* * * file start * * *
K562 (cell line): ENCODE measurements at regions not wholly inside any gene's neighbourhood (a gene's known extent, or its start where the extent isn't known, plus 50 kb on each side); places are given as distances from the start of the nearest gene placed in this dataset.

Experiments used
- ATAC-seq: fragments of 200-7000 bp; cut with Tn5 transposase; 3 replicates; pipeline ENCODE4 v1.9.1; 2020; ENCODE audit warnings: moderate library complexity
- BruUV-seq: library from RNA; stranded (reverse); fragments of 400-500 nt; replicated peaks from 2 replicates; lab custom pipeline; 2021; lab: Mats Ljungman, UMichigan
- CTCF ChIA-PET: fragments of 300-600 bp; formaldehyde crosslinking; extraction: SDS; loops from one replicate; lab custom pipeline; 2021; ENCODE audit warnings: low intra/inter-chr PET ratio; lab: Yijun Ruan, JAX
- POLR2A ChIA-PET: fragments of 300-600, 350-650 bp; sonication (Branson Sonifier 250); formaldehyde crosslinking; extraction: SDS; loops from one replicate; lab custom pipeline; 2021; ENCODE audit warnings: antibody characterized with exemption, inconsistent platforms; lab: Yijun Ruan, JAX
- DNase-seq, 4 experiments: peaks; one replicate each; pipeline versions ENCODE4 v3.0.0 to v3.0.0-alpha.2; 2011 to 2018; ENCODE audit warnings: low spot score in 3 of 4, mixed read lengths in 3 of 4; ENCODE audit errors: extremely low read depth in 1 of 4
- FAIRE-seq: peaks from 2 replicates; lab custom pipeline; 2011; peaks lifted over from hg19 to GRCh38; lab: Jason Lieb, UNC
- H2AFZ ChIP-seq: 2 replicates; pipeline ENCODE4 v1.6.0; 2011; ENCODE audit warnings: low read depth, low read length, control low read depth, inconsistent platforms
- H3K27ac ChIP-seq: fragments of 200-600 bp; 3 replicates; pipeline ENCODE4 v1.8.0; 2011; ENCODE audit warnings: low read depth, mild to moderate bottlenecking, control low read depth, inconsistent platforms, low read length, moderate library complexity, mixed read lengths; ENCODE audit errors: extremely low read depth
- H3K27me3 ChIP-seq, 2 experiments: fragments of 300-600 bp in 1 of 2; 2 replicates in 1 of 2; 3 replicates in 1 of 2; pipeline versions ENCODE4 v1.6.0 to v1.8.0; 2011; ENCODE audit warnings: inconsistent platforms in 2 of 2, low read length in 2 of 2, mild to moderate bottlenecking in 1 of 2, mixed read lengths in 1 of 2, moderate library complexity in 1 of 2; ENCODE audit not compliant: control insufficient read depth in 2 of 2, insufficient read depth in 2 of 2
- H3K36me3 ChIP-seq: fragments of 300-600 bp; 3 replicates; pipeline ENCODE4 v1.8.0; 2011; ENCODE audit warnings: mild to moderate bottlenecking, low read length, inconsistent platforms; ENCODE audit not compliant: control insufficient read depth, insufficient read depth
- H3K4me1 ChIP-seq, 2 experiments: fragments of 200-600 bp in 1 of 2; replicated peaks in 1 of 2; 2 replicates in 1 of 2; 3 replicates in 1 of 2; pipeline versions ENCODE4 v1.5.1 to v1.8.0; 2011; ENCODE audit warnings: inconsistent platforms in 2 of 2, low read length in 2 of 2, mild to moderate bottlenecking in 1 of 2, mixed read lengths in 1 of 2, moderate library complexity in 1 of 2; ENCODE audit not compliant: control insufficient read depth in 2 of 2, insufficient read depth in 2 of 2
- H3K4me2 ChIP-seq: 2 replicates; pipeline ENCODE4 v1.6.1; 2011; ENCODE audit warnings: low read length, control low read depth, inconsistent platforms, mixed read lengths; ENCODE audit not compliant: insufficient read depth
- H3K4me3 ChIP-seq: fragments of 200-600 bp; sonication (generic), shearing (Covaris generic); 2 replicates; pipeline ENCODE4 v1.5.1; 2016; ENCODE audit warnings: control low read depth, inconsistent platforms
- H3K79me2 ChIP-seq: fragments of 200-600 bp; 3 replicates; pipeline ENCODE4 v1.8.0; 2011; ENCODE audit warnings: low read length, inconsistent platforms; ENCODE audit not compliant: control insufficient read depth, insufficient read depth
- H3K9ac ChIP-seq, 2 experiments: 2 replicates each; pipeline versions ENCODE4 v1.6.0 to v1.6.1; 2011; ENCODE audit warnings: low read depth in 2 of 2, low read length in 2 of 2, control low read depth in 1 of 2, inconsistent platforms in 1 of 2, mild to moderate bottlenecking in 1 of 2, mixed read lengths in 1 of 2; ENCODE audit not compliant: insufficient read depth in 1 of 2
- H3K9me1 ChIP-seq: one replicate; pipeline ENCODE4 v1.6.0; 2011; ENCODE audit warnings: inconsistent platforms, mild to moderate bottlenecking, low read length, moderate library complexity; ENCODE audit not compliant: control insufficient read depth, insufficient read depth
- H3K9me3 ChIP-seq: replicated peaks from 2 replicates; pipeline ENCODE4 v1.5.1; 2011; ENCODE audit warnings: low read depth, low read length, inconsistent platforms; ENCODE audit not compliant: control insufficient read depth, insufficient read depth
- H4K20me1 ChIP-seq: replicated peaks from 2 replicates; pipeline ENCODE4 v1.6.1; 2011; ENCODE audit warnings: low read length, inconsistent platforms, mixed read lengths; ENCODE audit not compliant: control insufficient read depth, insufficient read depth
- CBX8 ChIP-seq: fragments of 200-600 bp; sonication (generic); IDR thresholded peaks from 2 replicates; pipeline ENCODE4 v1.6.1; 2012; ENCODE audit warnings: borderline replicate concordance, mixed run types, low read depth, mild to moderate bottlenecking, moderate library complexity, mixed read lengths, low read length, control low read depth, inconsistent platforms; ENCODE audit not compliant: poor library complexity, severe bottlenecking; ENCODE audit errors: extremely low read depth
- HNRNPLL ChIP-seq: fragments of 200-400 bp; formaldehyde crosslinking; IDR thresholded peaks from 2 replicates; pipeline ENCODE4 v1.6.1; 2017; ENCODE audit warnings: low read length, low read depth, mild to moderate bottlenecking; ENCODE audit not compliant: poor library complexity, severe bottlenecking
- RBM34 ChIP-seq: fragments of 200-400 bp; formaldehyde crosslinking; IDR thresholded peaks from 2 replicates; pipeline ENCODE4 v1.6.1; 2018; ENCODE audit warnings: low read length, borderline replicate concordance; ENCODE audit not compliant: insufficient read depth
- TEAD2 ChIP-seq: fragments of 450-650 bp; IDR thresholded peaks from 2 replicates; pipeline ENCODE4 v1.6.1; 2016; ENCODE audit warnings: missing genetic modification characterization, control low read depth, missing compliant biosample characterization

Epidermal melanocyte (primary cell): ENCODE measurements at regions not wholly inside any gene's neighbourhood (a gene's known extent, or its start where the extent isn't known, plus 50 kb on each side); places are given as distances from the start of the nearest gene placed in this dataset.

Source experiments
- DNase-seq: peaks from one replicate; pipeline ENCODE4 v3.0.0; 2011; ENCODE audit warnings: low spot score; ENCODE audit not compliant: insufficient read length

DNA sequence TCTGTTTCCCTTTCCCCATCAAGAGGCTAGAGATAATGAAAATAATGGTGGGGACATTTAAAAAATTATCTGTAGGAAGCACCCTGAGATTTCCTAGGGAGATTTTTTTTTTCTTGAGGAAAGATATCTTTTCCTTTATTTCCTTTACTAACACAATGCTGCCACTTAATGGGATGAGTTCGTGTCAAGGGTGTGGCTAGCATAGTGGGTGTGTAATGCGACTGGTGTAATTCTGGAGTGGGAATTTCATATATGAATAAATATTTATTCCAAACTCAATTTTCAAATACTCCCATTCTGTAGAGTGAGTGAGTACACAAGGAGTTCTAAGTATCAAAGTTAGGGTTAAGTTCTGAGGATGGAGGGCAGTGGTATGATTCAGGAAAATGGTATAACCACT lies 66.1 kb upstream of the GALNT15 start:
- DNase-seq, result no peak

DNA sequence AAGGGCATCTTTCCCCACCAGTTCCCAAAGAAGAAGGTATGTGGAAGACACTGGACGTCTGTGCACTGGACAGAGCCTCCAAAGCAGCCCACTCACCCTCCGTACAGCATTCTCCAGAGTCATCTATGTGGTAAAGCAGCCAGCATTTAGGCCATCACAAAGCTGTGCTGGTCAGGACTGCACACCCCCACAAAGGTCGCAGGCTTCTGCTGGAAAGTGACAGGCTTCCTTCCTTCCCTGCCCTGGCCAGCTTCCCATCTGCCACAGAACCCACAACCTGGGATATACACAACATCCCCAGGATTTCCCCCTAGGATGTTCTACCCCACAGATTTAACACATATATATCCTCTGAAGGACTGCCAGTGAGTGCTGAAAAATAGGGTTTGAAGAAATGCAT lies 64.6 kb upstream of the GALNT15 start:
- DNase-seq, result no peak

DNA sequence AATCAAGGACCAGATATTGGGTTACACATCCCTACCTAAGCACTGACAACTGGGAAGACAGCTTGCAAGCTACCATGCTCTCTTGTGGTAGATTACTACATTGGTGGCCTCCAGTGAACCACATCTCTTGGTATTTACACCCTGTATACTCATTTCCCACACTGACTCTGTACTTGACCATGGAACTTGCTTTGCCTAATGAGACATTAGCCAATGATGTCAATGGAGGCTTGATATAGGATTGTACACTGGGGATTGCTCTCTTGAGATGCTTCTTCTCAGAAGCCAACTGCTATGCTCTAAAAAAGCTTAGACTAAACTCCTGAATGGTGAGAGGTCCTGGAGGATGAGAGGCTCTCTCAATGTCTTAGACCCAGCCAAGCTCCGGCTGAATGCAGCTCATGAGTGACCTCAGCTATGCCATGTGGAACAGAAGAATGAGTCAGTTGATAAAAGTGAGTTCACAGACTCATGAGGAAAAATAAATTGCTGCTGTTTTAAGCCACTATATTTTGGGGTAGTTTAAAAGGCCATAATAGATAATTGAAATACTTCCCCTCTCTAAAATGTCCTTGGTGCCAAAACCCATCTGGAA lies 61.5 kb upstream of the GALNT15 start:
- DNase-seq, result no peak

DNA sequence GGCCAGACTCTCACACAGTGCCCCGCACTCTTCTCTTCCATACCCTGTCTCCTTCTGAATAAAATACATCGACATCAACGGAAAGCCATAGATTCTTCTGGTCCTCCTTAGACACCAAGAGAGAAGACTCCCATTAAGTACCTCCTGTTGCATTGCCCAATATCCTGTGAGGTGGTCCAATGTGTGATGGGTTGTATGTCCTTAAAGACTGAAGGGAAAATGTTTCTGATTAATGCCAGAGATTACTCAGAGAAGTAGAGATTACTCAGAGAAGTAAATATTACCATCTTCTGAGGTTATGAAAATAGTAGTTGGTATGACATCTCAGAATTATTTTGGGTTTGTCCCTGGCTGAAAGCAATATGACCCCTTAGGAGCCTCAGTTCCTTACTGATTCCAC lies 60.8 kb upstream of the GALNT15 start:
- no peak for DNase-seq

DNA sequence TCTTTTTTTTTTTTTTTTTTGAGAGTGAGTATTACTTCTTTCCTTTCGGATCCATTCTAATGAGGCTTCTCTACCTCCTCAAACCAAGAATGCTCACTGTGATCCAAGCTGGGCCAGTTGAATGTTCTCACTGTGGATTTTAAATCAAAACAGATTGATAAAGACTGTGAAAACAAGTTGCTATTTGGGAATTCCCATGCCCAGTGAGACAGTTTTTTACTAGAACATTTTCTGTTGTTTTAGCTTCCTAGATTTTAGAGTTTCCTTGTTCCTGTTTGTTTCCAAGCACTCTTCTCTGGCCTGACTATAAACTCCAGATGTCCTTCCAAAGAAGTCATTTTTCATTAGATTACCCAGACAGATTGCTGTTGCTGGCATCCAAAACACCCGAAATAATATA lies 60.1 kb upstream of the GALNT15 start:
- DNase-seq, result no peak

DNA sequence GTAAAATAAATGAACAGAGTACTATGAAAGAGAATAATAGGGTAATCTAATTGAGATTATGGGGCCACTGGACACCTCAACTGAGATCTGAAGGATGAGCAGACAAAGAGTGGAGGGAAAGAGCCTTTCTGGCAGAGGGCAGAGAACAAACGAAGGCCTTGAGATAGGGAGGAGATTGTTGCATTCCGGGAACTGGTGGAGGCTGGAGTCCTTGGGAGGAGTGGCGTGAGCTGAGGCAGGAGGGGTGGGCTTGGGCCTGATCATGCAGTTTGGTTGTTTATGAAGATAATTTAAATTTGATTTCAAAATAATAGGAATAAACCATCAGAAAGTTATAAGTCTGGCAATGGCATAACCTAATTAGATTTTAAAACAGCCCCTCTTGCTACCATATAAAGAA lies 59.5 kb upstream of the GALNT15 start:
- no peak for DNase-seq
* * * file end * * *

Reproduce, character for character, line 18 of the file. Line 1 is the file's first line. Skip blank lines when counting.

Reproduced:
- H3K9me1 ChIP-seq: one replicate; pipeline ENCODE4 v1.6.0; 2011; ENCODE audit warnings: inconsistent platforms, mild to moderate bottlenecking, low read length, moderate library complexity; ENCODE audit not compliant: control insufficient read depth, insufficient read depth